Senate Hearings on the Pill
When the Pill came on the market in 1960, it was enthusiastically embraced by the medical profession and the public. But by the end of the decade, after a crisis over the drug Thalidomide (which was prescribed for morning sickness and caused birth defects) and increasing reports of potential health risks from the Pill, confidence in the drug was ebbing. In 1969 concerns came to a head with the publication of The Doctor's Case Against the Pill. In this controversial book, medical journalist Barbara Seaman combined the testimony of physicians, medical researchers, and women who had used oral contraceptives to build a case against the safety of the Pill and to indict the medical-pharmaceutical establishment that had marketed it.
Taking on the Pill
Shortly after publication, U.S. Senator Gaylord Nelson read Seaman's book. Nelson was in the midst of conducting hearings on the pharmaceutical industry, investigating abuses in the use of antibiotics, barbiturates and tranquilizers. After finishing Seaman's book, he decided to take on the birth control pill as well.
A Hearing Without Women's Voices
In January 1970 experts assembled in the stately Senate chamber and began giving their testimony on the hazards of the Pill. Alice Wolfson, a member of the radical collective D.C. Women's Liberation, was sitting in the audience listening to the experts. Her group had come to the hearings because they had all taken the Pill at one time or another and had experienced side effects. The group was outraged that their doctors had never informed them of the risks when they prescribed the Pill. As they sat in the chamber and heard one male witness after another describe serious health risks, they were furious that there wasn't a single woman who had taken the Pill there to testify.
Outrage on Two Accounts
After hearing one expert say, "Estrogen is to cancer what fertilizer is to wheat," the women spectators could no longer contain their anger. They stood up and started hurling questions at the men on the dais. The feminists set the room abuzz when they demanded, "Why are you using women as guinea pigs?" and "Why are you letting the drug companies murder us for their profit and convenience?" When told by Senator Nelson to sit down and remain quiet, they retorted, "We are not going to sit quietly! We don't think the hearings are more important than our lives!" Although Senator Nelson was the driving force behind the hearings, the young protesters were so angered by his failure to include women in the hearings -- and by what they viewed as his patronizing behavior --that they went on the attack. The group decided to protest the structure of the hearings and the men leading them, in addition to speaking out about the medical dangers of the Pill.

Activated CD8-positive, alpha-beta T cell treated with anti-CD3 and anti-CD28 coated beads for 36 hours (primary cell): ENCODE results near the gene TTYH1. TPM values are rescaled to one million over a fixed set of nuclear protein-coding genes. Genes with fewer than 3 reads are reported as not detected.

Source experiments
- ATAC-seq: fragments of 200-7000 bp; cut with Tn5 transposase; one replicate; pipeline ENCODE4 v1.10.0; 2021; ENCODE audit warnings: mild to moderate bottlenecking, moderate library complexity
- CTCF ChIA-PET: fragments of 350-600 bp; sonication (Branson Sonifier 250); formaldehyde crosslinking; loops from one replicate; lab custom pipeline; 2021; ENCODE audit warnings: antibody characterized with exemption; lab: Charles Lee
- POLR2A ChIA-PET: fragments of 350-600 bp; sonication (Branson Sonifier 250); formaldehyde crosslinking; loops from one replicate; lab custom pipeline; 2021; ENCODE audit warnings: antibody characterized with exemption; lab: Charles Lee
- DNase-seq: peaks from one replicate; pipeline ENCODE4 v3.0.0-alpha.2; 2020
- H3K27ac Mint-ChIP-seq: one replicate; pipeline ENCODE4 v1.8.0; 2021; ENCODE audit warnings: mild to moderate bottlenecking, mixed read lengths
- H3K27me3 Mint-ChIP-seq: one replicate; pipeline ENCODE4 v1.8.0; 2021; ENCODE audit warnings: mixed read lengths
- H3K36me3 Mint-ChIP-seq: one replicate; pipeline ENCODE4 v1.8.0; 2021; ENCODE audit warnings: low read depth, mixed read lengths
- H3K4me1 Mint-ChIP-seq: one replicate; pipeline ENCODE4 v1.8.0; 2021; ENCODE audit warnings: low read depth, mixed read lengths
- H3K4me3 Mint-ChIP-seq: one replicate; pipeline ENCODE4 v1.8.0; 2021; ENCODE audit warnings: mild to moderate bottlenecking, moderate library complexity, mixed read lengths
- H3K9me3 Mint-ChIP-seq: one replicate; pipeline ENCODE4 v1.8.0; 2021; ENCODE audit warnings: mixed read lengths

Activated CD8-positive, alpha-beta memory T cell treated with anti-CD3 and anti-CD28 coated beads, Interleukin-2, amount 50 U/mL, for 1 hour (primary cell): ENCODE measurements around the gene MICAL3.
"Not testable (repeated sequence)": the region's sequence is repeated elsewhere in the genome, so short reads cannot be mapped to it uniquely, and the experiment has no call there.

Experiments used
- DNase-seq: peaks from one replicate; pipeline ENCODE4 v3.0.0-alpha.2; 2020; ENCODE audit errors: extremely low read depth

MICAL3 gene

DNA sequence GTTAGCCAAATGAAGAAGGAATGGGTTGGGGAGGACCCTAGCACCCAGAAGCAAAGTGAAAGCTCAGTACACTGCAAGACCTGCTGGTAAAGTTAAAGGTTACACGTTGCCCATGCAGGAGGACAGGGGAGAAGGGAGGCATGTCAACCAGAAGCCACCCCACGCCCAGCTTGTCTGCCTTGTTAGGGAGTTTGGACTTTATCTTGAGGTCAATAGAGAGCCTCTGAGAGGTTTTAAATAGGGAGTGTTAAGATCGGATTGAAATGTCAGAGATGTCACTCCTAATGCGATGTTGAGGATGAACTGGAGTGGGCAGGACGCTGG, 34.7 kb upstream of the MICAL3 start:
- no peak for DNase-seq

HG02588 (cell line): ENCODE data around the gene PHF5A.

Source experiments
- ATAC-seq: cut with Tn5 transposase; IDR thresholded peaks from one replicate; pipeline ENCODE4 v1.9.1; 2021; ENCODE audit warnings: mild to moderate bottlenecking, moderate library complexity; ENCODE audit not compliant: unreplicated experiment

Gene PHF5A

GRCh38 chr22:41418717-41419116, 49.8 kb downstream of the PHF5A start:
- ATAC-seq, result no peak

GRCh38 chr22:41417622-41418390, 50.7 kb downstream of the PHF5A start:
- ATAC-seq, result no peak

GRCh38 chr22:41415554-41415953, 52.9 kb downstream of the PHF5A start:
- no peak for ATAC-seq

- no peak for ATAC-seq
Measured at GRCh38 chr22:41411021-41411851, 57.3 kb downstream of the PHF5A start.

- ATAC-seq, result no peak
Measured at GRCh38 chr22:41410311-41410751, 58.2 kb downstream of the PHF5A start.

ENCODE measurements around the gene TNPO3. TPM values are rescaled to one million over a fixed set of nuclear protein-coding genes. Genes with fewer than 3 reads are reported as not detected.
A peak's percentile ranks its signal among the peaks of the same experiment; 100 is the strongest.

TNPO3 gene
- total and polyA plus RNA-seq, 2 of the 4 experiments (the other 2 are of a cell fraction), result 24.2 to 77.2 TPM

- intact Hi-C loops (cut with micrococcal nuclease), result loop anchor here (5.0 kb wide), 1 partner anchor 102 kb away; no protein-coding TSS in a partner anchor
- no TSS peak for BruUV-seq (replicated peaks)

Making National News
The feminists' grievances gained national attention. National television networks covered the proceedings, and Wolfson's group appeared frequently on the nightly news during the hearings. An estimated eighty-seven percent of women between the ages of twenty-one and forty-five followed the hearings. Eighteen percent of them quit taking the oral contraceptive as a result of the hearings.
Impact of the Hearings
In the hearings' aftermath, hormone levels in the Pill were lowered to a fraction of the original doses. A few years after the hearings, prescription rates rebounded, and the number of users in the United States peaked at approximately nineteen million.
The real impact of the hearings was not on Pill usage, but on the nascent consumer health movement. D.C. Women's Liberation succeeded for the first time in making informed consent a national issue. In the aftermath of the hearings, the U.S. government would require the pharmaceutical industry to include a patient information sheet with complete information on side effects in every package of birth control pills sold. The growing women's movement was prompting women to assert control over their bodies, and in doing so it changed forever the way Americans take prescription medications.